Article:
North Routt man carves a path through Parkinson’s | SteamboatToday.com

North Routt man carves a path through Parkinson’s

Suzi Mitchell
Steamboat Pilot & Today

NORTH ROUTT — Dennis Lodwick reaches up for his air compressor, turns it on himself and blasts a fountain of sawdust off his clothing. The master carpenter has just finished another day in his North Routt-based workshop and heads a few feet across the driveway to the home he shares with wife, Jeanne.

“I’ll be in trouble if I track in a mess,” he said with his signature wry smile.

For more than 10 years, Lodwick has been building everything from picnic tables and chairs to beer paddles and wine boxes. He has a loyal following of customers who value his craftsmanship and inventive use of beetle-kill wood.

“I’ve been called an artist and a sculptor, but really, I just like working with wood,” he said.

His creative process begins with a walk in his forested surroundings, where he and Jeanne scout for potential beetle-kill lumber. Once he spies a tree, they use a U.S. Forest Service firewood permit to harvest it, and their son Kris’ backhoe to haul it home.

“It’s pretty much a family affair,” Lodwick said.

Three of the couple’s four sons live in the area, along with grandchildren, who are happy to tinker in Grandpa’s workshop, under his watchful eye.

Woodworking has not only given Lodwick a supplementary income since he retired from construction, but it is a source of therapy. More than a decade ago, he was diagnosed with Parkinson’s disease. When his hands are busy, he doesn’t suffer the tremors, which are characteristic of the illness.

Almost four years ago, Lodwick underwent deep brain stimulation, a surgical procedure to alleviate symptoms, in Denver. An electrode, implanted within the brain, receives messages from a pacemaker-like device placed under the skin in the chest. Lodwick has the capability to control the intensity of the currents, depending on how he feels.

“It’s not a cure, but it keeps things at bay,” he said.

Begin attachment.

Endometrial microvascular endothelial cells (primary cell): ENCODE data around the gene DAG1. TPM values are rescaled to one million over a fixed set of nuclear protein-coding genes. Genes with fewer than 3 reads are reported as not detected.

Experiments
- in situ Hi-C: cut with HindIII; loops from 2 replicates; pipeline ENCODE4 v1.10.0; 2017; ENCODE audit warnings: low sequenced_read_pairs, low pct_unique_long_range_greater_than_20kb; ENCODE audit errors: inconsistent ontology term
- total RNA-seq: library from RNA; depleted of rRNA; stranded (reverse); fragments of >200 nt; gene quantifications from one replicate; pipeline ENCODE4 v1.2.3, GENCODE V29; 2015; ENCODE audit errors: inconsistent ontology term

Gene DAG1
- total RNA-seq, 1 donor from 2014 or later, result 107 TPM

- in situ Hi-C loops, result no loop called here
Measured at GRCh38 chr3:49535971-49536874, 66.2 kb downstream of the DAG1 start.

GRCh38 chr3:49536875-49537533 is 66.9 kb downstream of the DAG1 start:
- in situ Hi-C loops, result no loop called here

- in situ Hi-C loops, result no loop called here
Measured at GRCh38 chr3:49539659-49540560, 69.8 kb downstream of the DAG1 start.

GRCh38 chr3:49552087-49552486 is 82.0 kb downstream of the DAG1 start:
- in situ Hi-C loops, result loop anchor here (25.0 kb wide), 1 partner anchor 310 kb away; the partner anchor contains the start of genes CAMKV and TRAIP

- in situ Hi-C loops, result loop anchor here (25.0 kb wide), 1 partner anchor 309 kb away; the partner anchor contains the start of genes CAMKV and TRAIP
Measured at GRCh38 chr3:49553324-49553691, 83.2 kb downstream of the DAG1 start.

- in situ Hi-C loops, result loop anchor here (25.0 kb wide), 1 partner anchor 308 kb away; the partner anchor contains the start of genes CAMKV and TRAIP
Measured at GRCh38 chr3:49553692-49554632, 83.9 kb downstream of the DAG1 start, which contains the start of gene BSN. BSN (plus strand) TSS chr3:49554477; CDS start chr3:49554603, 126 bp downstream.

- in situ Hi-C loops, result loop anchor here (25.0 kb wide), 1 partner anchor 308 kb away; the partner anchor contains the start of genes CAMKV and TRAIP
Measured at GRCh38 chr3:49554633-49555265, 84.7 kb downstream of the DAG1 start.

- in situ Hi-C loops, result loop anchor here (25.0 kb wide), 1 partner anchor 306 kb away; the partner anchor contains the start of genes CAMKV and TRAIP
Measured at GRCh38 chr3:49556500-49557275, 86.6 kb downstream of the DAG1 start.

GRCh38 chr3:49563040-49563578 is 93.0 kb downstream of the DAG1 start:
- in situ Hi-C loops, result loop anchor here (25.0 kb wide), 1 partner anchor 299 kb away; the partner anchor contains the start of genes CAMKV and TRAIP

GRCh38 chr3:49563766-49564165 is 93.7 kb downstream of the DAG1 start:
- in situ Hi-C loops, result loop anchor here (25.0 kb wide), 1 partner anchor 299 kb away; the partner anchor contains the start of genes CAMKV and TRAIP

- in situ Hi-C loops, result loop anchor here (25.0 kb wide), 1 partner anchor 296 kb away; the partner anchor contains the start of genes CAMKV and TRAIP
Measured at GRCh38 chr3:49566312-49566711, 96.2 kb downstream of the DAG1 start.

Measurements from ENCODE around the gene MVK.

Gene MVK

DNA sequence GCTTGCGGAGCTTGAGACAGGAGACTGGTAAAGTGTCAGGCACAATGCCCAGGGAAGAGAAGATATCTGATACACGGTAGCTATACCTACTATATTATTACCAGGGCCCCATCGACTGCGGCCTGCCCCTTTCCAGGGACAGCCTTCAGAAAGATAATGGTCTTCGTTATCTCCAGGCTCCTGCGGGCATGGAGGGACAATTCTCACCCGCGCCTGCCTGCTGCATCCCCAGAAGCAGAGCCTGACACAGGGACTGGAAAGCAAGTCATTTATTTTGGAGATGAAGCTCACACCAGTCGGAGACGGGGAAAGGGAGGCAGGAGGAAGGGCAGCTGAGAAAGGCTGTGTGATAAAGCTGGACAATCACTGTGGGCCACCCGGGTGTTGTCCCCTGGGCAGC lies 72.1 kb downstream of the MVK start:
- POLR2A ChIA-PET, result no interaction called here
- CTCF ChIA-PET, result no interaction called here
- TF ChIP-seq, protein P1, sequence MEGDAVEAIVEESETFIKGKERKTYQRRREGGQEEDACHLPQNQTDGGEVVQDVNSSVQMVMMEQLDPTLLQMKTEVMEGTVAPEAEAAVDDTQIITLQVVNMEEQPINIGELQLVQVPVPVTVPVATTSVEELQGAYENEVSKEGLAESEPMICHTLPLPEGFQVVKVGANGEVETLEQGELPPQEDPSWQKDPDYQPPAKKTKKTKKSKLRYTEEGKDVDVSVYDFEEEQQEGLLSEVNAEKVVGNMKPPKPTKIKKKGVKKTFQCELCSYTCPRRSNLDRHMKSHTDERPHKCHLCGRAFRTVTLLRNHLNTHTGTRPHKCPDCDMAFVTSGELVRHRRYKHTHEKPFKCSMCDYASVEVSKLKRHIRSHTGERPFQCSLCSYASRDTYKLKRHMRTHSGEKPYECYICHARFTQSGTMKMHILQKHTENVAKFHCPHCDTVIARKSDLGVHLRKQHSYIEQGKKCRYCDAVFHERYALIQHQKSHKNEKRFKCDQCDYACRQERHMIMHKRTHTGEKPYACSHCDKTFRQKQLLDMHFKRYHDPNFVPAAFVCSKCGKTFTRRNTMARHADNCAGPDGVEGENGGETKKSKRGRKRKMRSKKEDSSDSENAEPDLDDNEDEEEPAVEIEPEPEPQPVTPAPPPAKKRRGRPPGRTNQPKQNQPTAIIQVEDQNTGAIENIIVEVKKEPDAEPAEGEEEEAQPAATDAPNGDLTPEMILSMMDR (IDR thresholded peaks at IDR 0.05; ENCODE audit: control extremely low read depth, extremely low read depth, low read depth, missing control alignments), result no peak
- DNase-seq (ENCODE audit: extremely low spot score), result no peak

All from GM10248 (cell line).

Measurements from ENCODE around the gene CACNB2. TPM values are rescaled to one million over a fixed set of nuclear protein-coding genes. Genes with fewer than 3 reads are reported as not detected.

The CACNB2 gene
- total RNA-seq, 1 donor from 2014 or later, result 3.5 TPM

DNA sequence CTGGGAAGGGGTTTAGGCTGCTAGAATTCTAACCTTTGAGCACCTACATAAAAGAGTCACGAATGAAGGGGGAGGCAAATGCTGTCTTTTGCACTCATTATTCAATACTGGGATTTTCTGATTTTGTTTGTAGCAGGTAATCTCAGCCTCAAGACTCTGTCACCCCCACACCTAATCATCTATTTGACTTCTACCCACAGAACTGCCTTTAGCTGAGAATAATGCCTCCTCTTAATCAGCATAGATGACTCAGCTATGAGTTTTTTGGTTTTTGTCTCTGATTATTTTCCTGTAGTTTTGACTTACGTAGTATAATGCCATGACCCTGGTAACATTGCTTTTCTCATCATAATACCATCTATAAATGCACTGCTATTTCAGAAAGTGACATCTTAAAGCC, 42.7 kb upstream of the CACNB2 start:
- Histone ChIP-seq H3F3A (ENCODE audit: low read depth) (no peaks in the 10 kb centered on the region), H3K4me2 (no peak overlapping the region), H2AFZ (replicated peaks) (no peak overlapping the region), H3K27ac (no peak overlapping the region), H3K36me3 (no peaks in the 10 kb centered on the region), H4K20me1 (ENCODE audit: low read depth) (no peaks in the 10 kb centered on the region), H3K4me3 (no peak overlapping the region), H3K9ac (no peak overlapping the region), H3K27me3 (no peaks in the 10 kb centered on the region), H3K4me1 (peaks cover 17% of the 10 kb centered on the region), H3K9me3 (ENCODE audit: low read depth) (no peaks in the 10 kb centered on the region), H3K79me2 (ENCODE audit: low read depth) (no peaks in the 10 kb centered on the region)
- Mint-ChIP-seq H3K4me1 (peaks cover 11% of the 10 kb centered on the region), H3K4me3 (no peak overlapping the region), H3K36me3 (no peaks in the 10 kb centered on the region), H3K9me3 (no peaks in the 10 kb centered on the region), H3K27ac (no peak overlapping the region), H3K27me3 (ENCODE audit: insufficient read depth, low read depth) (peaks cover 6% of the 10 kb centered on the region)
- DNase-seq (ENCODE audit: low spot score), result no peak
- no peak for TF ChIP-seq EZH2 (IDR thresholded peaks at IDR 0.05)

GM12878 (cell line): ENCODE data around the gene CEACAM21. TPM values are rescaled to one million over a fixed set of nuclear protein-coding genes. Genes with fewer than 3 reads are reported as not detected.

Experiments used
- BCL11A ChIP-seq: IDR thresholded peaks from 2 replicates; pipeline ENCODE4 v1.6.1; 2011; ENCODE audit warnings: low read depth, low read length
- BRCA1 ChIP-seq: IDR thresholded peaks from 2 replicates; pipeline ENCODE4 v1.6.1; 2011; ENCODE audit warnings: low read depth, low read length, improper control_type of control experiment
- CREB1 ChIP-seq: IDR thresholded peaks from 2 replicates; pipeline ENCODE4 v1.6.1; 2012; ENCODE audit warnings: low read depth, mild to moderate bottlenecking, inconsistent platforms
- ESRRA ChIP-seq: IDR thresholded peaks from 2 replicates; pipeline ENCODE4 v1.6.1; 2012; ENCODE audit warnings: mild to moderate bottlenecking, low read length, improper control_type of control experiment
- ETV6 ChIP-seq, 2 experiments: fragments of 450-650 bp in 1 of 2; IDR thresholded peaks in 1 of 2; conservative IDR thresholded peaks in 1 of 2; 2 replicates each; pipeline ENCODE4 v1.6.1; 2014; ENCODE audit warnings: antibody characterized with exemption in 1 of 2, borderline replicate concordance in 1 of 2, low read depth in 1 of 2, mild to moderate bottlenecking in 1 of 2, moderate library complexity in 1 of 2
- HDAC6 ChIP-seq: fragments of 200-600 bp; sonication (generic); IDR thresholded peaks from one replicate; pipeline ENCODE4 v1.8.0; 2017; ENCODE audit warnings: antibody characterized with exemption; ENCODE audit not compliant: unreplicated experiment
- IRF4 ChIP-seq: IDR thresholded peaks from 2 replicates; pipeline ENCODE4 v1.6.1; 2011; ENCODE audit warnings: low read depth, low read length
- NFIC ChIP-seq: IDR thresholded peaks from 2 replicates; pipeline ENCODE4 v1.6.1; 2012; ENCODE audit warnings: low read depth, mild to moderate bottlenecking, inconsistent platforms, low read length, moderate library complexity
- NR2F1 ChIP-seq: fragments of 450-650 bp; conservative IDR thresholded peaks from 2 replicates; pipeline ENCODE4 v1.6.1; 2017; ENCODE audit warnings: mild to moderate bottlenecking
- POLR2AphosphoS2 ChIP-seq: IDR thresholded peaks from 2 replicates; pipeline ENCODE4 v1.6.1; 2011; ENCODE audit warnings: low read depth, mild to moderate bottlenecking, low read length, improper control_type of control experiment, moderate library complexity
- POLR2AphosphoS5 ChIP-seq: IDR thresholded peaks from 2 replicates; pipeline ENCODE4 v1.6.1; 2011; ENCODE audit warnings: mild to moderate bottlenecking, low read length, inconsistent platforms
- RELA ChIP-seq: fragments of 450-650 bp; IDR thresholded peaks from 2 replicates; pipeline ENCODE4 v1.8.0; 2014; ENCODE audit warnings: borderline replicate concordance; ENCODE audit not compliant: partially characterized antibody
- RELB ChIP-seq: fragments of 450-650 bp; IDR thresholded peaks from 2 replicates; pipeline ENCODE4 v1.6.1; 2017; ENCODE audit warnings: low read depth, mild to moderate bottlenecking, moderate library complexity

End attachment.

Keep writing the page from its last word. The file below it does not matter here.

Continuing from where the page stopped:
Parkinson’s has not stopped his creative mind.

“Some see a tree, I might see a potential table. The more knots and imperfections the better,” he said, laughing.

Dennis Lodwick, who is battling Parkinson’s disease, builds objects, like this drink dispenser, out of beetle-kill pine to keep the symptoms of his illness at bay.
Suzi Mitchell

Lumber of all shapes and sizes fills his studio where it is cured before he and Jeanne sand it.

“Like I said, it’s a family affair.”

Once a year, Lodwick works with first-grade students at the North Routt Charter School to build trains out of wood.

“It started through my grandchildren, and we’ve kept it going,” he said.

Community means a lot to Lodwick, whose parents owned the Clark Store in the 1950s.

Evidence of his following is apparent all around Routt County, where his signature blue-hued pieces can be seen in yards, homes and commercial entities including the Haymaker Golf Course.

“The beetle epidemic was really a disaster,” he said about the infestation that attacked lodge pole pine. “I’m trying to do something positive, and in a way, recycle Mother Nature.”

For Lodwick’s family, the most positive things about what he does are the joy he gets from doing it and the respite he receives from a disease he refuses to let stop him.

Visit http://www.uniquepicnictables.com for more information about Lodwick’s creations.


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